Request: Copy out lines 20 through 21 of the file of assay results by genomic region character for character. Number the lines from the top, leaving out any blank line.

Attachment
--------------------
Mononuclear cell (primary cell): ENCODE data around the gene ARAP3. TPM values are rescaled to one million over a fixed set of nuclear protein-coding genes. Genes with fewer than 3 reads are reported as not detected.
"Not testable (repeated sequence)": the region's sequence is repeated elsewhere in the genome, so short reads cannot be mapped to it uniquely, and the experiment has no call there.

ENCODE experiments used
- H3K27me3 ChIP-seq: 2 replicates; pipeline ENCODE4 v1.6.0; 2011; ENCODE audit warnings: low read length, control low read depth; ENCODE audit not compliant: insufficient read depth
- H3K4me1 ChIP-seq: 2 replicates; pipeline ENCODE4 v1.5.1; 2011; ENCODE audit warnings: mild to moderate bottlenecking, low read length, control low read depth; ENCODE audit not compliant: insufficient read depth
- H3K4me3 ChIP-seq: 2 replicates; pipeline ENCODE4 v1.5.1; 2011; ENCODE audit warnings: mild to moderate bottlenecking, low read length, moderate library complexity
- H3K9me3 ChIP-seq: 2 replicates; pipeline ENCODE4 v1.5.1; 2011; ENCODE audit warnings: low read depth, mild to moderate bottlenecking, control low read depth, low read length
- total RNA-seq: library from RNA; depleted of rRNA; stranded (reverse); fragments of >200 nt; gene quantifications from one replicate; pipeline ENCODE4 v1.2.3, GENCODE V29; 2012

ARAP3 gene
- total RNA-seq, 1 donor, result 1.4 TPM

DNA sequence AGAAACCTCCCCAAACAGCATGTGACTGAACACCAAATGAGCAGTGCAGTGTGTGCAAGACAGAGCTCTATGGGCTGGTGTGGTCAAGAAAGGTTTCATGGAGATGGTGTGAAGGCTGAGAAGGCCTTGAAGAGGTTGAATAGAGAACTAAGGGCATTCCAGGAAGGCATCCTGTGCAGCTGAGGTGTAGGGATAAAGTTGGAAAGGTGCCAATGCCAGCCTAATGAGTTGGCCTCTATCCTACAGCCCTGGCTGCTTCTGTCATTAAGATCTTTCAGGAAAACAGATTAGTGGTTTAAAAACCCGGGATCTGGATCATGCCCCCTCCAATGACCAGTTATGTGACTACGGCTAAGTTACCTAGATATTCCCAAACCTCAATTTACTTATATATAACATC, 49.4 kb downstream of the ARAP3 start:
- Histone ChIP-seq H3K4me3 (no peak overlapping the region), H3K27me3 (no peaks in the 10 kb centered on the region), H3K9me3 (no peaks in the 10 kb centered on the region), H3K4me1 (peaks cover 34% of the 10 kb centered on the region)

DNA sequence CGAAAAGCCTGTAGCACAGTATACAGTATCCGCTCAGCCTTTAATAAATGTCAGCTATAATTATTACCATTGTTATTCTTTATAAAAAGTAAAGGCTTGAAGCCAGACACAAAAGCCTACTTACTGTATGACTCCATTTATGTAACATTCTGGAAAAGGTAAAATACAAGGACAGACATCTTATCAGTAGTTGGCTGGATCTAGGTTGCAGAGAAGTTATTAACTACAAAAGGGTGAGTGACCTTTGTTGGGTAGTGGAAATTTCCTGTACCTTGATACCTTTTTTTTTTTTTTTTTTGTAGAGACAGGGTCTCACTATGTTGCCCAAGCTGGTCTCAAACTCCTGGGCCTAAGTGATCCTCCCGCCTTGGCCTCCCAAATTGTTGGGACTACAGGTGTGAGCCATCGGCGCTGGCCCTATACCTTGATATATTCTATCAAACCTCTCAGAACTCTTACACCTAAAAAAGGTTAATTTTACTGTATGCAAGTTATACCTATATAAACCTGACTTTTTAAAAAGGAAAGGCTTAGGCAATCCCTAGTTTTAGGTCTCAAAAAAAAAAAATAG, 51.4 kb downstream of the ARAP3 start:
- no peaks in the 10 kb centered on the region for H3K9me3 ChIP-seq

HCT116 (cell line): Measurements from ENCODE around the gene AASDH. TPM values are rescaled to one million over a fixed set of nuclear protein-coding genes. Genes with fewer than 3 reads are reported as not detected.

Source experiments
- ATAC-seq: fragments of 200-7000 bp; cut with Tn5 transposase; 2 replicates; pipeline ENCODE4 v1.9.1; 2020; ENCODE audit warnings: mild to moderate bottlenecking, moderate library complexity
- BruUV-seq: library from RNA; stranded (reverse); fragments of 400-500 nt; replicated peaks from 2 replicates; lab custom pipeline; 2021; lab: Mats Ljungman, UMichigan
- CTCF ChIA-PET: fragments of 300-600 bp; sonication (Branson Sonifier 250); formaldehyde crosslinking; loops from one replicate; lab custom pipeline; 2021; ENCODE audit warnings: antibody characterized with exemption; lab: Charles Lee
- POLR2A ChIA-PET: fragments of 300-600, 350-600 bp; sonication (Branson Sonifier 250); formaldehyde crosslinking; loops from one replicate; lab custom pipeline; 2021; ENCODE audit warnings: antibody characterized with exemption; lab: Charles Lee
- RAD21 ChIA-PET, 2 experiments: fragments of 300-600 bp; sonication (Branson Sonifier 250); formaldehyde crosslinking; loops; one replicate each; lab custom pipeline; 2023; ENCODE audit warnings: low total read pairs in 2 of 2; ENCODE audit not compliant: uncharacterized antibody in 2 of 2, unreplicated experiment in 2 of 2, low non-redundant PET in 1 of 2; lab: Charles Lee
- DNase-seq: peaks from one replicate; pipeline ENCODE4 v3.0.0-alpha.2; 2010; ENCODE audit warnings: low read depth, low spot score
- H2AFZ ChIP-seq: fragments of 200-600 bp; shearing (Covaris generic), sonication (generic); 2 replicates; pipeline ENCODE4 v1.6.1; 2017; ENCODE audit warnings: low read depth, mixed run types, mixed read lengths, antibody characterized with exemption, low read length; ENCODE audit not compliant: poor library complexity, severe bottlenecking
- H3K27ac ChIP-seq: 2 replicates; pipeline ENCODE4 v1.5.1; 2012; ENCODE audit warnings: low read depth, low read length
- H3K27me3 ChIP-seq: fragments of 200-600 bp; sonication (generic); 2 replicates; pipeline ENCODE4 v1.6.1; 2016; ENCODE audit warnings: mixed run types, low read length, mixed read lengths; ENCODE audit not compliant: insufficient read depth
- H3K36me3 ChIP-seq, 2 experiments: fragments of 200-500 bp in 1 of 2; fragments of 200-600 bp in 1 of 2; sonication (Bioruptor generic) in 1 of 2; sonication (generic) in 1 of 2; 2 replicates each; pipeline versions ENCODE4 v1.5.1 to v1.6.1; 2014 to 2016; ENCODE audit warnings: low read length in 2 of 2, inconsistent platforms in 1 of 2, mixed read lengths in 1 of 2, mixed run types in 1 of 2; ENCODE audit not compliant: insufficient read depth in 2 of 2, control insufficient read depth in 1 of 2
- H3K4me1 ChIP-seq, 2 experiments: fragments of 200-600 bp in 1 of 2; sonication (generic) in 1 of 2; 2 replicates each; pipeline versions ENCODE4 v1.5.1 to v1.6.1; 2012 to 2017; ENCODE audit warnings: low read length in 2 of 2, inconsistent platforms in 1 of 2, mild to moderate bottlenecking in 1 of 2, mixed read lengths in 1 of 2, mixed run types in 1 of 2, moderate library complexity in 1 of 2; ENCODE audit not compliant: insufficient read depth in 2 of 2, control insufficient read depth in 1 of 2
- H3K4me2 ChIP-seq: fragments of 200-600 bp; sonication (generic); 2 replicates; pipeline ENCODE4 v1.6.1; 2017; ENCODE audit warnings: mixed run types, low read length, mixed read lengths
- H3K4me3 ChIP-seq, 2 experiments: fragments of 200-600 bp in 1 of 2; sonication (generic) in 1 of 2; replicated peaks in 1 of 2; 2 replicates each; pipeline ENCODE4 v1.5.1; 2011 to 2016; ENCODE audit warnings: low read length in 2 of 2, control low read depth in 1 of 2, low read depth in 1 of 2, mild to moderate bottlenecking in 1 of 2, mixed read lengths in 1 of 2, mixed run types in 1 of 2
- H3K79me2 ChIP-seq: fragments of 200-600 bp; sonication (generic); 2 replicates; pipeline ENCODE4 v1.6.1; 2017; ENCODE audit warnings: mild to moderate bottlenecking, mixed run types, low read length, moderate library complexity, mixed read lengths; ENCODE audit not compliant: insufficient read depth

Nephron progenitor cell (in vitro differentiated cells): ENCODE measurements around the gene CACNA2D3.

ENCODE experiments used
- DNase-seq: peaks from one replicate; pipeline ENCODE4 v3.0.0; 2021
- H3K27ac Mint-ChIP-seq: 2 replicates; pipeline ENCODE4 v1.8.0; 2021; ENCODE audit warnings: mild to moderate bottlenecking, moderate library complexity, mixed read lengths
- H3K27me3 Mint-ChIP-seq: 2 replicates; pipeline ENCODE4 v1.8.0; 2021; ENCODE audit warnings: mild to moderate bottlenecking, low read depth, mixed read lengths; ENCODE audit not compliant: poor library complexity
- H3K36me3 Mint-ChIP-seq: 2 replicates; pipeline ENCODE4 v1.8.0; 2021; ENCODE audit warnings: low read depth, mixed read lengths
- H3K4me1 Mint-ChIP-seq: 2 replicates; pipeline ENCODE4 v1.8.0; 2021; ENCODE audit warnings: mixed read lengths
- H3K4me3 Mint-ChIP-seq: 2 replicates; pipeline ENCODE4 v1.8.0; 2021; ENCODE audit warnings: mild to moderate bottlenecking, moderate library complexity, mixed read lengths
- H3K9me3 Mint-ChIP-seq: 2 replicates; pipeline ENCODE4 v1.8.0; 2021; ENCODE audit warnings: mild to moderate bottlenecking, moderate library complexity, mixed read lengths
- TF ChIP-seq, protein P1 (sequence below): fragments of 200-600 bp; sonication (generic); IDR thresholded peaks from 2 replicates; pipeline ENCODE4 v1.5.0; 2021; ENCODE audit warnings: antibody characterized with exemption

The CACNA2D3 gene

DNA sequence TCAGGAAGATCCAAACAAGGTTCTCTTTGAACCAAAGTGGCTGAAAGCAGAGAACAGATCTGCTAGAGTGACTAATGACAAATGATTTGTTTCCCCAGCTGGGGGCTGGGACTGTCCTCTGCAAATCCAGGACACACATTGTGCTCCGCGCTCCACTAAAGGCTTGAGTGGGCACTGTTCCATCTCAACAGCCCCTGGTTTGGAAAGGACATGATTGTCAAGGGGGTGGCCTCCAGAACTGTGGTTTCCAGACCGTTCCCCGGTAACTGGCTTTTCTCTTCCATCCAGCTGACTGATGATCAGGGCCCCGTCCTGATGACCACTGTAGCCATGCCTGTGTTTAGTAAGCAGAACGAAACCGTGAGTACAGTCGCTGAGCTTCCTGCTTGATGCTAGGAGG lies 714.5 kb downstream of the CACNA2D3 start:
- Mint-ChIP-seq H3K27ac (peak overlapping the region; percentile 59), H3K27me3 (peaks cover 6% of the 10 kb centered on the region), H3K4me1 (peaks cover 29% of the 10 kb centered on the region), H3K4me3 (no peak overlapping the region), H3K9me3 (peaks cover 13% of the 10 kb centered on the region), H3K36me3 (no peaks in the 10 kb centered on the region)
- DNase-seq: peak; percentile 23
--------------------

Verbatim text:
- POLR2A ChIA-PET: fragments of 300-600, 350-600 bp; sonication (Branson Sonifier 250); formaldehyde crosslinking; loops from one replicate; lab custom pipeline; 2021; ENCODE audit warnings: antibody characterized with exemption; lab: Charles Lee
- RAD21 ChIA-PET, 2 experiments: fragments of 300-600 bp; sonication (Branson Sonifier 250); formaldehyde crosslinking; loops; one replicate each; lab custom pipeline; 2023; ENCODE audit warnings: low total read pairs in 2 of 2; ENCODE audit not compliant: uncharacterized antibody in 2 of 2, unreplicated experiment in 2 of 2, low non-redundant PET in 1 of 2; lab: Charles Lee